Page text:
Rank (0) Views 5863 On Thu, Nov 17, 2011 10:24 AM, 888 days ago



RALEIGH, N.C. (Nov. 17, 2011) – The District Attorney’s Office for Randolph County today dismissed charges against a man charged with holding deer illegally.

The case stems from charges against Clifton Wayne Kindley on Sept. 20, when a warrant was served on his unlicensed deer pen in Randolph County, resulting in nine deer being seized and euthanized.


According to North Carolina law, it is illegal to hold or confine deer, elk or other cervid animals in the state without a permit or license, with strict requirements necessary to safeguard the health and safety of wildlife resources, livestock and humans. In this case, Kindley had been notified repeatedly of these important requirements as far back as 2003.

“We recognize the district attorney’s authority to dismiss this charge; however, our actions in this matter, although unpopular, were directed towards safeguarding North Carolina’s wildlife resources,” said Gordon


Rank (0) Views 4951 On Tue, Nov 15, 2011 1:20 PM, 890 days ago



CURRITUCK, N.C. (November 15, 2011) – When Hurricane Irene took down two of the four waterfowl blinds in Currituck Sound  on a N.C. Wildlife Resources Commission game land, the biologists and technicians knew exactly who to call. And it wasn’t seasoned carpenters or longtime experts. They called Jeff Rhodes, and his woodshop students at Currituck High School. The decision to call Rhodes was natural – his students had made several blinds for the Wildlife Commission in the late 1990s. The students also have built blinds for the U.S. Fish and Wildlife Service. The well-made, high-quality blinds had withstood hurricanes and tropical storms for more than a decade when two blinds fell before Hurricane Irene’s fury in August. So the Wildlife Commission asked Rhodes if his students could quickly build a couple of replacement blinds – in time for the hunters who would soon flock to the Currituck Banks Game Land for waterfowl season


Rank (0) Views 5835 On Tue, Nov 15, 2011 1:10 PM, 890 days ago



RALEIGH, N.C. (Nov. 15, 2011) – The N.C. Wildlife Resources Commission is seeking nominations through Jan. 30 for the seventh annual Thomas L. Quay Award.    

The award recognizes individuals who make outstanding contributions to wildlife diversity in North Carolina and who are considered leaders in wildlife resources conservation.   

Anyone interested in nominating someone for the award must submit a nomination form and a detailed explanation of the nominee’s contributions to wildlife conservation. The explanation is limited to two pages (8 ½ x 11-inch paper, with 1-inch margins, single spaced and 12-point font). Submissions that exceed the 2-page limit will be disqualified and returned to the nominator.  

Download the nomination form at ncwildlife.org. Click on the “Thomas L. Quay Award” scrolling icon located at the bottom of the home page. Subm


Rank (0) Views 3198 On Mon, Nov 14, 2011 12:51 PM, 891 days ago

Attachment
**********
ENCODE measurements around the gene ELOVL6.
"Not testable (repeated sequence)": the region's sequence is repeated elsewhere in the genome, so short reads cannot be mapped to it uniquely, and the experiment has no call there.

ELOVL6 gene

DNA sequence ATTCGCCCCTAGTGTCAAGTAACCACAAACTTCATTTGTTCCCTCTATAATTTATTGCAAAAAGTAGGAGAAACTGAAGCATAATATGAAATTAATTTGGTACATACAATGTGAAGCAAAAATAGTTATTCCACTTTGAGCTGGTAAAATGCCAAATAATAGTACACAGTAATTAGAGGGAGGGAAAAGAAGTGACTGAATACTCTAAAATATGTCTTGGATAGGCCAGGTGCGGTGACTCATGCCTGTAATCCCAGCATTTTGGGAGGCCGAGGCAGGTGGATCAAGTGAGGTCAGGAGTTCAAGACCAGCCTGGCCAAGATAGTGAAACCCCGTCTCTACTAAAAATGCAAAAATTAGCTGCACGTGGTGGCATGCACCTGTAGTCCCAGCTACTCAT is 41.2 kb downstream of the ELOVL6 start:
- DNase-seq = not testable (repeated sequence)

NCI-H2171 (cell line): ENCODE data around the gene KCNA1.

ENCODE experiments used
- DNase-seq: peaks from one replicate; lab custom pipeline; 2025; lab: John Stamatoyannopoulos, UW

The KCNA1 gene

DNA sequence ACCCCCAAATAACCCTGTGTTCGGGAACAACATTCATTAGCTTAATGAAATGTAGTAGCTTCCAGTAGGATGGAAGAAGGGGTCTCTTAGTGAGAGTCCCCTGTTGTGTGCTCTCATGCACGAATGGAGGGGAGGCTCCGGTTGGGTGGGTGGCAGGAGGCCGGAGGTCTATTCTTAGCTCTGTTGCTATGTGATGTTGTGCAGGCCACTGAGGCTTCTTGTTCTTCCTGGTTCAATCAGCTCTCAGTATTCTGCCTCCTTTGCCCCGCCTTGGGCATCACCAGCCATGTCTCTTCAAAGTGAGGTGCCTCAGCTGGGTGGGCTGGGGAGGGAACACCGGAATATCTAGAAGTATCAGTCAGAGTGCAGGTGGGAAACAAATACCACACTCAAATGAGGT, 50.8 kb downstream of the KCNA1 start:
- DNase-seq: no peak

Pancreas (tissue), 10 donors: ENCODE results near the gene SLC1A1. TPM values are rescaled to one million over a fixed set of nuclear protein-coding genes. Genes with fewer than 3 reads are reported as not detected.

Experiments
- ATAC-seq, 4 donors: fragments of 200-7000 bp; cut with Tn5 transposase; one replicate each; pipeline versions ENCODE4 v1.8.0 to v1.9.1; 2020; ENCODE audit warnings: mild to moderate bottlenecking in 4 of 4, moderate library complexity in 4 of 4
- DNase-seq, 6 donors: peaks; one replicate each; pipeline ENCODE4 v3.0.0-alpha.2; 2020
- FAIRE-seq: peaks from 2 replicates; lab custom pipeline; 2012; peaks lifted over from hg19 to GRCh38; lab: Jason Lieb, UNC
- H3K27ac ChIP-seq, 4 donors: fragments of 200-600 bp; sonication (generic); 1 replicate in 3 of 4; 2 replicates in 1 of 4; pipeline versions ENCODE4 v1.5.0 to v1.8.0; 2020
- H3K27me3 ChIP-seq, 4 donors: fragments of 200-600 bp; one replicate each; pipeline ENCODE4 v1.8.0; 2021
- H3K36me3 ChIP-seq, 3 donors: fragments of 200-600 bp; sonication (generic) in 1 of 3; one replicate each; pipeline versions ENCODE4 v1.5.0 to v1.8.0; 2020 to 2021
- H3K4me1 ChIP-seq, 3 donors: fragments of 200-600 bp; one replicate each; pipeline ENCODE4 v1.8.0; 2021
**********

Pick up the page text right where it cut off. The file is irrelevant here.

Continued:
RALEIGH, N.C. (November 14, 2011) Download the PDF below for  the 2012 Commission Meeting Schedule. 2012 Commission Meeting Schedule (PDF) Visit the Meetings/Actions in the About section for more information.


Rank (0) Views 2366 On Thu, Jan 13, 2011 12:00 AM, 895 days ago



RALEIGH, N.C. (Jan. 13, 2011) – The Commissioners of the N.C. Wildlife Resources Commission unanimously adopted a resolution Thursday reaffirming their longstanding support for hunting with the use of dogs.

“We support the use of dogs in hunting in North Carolina where such hunting is consistent with the sound conservation of our state’s treasured wildlife resources and not contrary to the protection of the private property rights of its citizens,” said Gordon Myers, executive director of the Commission. “Hunting with dogs is part of a centuries old tradition in North Carolina and the members of the Wildlife Resources Commission determined that it was important to clarify their position regarding those practices.”

The partnership of hunters and hunting dogs, commissioners affirmed, has long been a central thread of North Carolina hunting culture, and thousands of hunters – young and old – use dogs to


Rank (0) Views 7125 On Thu, Nov 10, 2011 3:03 PM, 895 days ago



RALEIGH, N.C. (Nov. 10, 2011) – Dr. Louis Daniel, director of the N.C. Division of Marine Fisheries, issued a proclamation today implementing new recreational limits for spotted seatrout, effective Nov. 14, in coastal and joint waters. 

These new recreational regulations also apply to inland fishing waters managed by the N.C. Wildlife Commission. A rule that went into effect in August standardized seasons and size and creel limits in inland waters for four saltwater fish species, including spotted seatrout, by referencing those recreational regulations set by the Marine Fisheries Commission in adjacent joint and coastal waters.